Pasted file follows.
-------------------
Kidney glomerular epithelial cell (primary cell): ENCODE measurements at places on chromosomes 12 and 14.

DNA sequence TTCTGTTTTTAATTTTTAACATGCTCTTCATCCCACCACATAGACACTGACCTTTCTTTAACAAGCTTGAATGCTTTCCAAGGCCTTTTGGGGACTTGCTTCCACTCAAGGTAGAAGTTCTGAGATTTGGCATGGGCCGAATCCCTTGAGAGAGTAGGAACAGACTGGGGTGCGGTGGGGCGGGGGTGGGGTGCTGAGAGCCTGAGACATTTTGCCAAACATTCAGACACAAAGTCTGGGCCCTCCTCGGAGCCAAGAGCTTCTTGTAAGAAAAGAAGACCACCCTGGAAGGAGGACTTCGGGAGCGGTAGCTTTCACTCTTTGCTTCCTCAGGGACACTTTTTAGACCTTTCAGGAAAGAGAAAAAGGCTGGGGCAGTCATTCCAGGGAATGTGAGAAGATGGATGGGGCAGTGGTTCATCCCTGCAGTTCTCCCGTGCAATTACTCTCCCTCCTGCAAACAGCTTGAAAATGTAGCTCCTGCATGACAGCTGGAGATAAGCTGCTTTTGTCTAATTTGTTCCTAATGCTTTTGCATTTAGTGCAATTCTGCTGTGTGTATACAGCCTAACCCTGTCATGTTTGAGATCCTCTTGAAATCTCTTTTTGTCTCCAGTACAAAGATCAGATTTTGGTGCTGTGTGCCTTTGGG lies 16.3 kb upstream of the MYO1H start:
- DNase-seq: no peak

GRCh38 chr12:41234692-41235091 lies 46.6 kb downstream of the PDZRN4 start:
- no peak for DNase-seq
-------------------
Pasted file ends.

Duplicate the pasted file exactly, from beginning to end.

Kidney glomerular epithelial cell (primary cell): ENCODE measurements at places on chromosomes 12 and 14.

DNA sequence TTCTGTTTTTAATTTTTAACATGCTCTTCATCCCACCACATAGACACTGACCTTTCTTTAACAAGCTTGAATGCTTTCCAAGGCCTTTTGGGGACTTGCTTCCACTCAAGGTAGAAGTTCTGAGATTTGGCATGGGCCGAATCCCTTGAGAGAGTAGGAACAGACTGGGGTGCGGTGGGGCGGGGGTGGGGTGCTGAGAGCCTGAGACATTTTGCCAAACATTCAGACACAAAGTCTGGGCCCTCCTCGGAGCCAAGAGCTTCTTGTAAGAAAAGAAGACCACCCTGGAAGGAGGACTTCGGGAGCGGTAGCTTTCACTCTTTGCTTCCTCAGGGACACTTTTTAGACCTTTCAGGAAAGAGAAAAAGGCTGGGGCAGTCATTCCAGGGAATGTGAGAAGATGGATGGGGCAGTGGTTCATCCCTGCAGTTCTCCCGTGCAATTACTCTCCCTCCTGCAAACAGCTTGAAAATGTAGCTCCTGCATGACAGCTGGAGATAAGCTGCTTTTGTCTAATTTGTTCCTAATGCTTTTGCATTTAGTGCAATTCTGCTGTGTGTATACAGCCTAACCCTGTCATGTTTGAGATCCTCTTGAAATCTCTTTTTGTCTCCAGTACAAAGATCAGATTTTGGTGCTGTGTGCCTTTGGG lies 16.3 kb upstream of the MYO1H start:
- DNase-seq: no peak

GRCh38 chr12:41234692-41235091 lies 46.6 kb downstream of the PDZRN4 start:
- no peak for DNase-seq